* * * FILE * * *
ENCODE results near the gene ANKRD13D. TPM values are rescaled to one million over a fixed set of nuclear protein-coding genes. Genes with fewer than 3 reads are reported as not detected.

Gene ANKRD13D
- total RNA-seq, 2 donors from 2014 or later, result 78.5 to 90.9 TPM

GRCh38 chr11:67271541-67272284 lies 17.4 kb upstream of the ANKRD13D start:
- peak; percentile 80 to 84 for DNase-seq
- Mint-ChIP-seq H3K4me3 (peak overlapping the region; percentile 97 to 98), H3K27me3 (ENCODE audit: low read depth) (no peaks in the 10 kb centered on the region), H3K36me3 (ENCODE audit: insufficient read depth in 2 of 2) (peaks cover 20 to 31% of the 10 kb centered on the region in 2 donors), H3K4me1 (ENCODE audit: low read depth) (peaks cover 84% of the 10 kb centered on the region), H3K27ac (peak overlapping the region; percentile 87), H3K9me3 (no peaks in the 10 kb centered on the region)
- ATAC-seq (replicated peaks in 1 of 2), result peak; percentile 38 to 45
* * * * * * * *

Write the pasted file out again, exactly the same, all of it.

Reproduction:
ENCODE results near the gene ANKRD13D. TPM values are rescaled to one million over a fixed set of nuclear protein-coding genes. Genes with fewer than 3 reads are reported as not detected.

Gene ANKRD13D
- total RNA-seq, 2 donors from 2014 or later, result 78.5 to 90.9 TPM

GRCh38 chr11:67271541-67272284 lies 17.4 kb upstream of the ANKRD13D start:
- peak; percentile 80 to 84 for DNase-seq
- Mint-ChIP-seq H3K4me3 (peak overlapping the region; percentile 97 to 98), H3K27me3 (ENCODE audit: low read depth) (no peaks in the 10 kb centered on the region), H3K36me3 (ENCODE audit: insufficient read depth in 2 of 2) (peaks cover 20 to 31% of the 10 kb centered on the region in 2 donors), H3K4me1 (ENCODE audit: low read depth) (peaks cover 84% of the 10 kb centered on the region), H3K27ac (peak overlapping the region; percentile 87), H3K9me3 (no peaks in the 10 kb centered on the region)
- ATAC-seq (replicated peaks in 1 of 2), result peak; percentile 38 to 45